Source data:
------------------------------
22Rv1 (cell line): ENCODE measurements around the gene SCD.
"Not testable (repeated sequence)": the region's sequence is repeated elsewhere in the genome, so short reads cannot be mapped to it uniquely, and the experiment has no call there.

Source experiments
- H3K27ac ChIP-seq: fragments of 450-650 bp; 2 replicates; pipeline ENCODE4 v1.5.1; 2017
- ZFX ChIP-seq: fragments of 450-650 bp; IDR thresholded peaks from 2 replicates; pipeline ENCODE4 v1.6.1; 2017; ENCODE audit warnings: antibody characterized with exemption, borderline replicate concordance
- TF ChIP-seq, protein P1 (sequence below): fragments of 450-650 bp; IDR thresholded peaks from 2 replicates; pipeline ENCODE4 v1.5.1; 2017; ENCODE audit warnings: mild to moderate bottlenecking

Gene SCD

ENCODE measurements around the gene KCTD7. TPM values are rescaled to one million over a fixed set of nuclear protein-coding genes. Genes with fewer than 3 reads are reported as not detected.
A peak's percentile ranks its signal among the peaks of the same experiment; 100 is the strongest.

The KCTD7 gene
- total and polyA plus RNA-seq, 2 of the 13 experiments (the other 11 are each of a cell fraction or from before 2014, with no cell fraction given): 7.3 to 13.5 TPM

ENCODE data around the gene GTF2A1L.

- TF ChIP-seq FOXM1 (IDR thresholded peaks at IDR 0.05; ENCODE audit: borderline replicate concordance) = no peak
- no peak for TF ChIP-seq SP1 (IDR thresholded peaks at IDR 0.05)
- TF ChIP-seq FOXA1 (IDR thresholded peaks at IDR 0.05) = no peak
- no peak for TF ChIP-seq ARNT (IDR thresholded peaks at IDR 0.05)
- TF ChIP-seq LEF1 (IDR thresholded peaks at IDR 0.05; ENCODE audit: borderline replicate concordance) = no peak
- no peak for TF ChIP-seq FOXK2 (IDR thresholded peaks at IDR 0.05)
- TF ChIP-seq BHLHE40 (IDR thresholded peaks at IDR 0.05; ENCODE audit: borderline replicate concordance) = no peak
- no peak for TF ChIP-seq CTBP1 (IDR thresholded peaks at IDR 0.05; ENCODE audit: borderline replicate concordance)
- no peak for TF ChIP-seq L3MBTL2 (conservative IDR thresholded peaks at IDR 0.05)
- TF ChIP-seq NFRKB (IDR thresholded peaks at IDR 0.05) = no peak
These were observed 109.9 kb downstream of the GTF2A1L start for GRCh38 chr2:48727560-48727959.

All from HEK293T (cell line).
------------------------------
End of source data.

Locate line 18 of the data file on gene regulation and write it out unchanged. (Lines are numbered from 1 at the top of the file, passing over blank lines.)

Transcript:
- no peak for TF ChIP-seq FOXK2 (IDR thresholded peaks at IDR 0.05)